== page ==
Wright brothers indeed!

    So these guys watched other inventors trying to imitate the flapping wings of birds and thought there should be a better way. Posterlogo seems to suggest the boys ought to have kept trying that which did not work.

    Make it actually work before you put it into place (at public expense)!

     

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  7.  
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    Topher3105, May 23rd, 2006 @ 11:33am

    Re: Posterlogo

    Its not about not trying, its about getting politicians to stop wasting taxpayers money on systems that don't work yet.

    It would be like British Airways offering trans-Atlantic flights using the Wright brother's plane.

    Its not about NOT developing the technology, its about deciding when it is time to use it, and it ain't time yet.

     

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  8.  
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    Jason, May 23rd, 2006 @ 11:35am

    Improved Tech?

    The tech might be the key here. depending on what sort of quid they are going to put into the system. Camera technology has vastly improved, so much so that the high end camera makers have stopped trying to up their megapixel numbers and are focusing on things like light sensitivite and grainy photos from digital cameras. If they are combining the latest camera tech with good programming (that will be rare) then this system could easily be effective. Another potential application they should try to combine with this is a recognition system for license plates on autos. If a vehicle registered to a suspect is parked in the parking lot of a building it is a good place to start looking for them.

     

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  9.  
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    anon, May 23rd, 2006 @ 11:38am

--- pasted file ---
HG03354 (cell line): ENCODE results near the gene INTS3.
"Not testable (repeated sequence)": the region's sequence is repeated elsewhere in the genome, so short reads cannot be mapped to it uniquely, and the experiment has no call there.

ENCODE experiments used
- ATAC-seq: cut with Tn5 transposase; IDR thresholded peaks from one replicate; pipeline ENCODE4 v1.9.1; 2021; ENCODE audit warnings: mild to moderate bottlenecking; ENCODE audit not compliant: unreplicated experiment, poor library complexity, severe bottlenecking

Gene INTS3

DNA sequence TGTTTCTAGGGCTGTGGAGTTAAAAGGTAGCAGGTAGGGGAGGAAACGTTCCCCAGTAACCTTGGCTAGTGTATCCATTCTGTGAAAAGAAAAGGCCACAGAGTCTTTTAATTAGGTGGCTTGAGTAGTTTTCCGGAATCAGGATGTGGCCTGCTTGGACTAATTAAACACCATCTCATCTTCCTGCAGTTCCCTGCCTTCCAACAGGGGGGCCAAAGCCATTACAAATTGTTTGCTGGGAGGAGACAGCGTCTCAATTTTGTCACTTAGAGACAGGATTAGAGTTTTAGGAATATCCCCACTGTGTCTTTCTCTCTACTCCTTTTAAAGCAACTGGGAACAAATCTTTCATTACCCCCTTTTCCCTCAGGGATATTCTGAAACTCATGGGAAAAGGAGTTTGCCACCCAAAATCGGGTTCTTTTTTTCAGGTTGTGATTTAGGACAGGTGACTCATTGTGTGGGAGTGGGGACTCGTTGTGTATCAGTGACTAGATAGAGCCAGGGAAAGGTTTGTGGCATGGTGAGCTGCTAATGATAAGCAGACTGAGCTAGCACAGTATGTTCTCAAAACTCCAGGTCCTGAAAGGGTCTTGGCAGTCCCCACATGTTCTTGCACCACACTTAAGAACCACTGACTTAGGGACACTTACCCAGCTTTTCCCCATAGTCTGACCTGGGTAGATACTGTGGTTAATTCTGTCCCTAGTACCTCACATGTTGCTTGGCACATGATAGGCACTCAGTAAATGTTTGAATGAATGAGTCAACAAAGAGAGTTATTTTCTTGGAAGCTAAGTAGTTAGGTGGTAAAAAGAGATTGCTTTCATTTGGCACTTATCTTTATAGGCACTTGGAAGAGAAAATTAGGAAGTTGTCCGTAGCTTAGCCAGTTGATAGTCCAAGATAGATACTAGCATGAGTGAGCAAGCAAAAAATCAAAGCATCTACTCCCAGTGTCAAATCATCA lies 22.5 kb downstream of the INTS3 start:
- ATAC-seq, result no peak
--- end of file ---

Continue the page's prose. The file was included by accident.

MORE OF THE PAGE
For those that don't understand

    The reason this is stupid isn't because they are developing technology, but because they are using an infant technology that needs a lot more test work before it is deployed.

    Did the Wright brothers create their aircraft, get 50 or 60 people on it knowing it didn't fly in the test runs, then fall over a cliff with them? No. It was in testing until it worked. Then out came commercial aircraft.

    Too many things get put out too early in their life cycle because the government or individuals want to have the appearance of moving us into the bleeding edge of science. I'd personally rather see money spent on tried and true techniques to actually capture criminals while facial recognition is still in the lab.

     

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  10.  
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    SuckerPunch-tm, May 23rd, 2006 @ 11:40am

    Miss the point much

    by Posterlogo on May 23rd, 2006 @ 11:18am
    It's not perfected yet. So we should never try. Any thing that doesn't immediately work should be given up on FOREVER. NEVER. Goddamn wright brothers.

    See the gist of where I'm going?


    It isn't about saying to abandon the idea, it's about the effective use of taxpayers (presumably) money on things that actually work TODAY, not at some indeterminate day somewhere in the unforseeable future.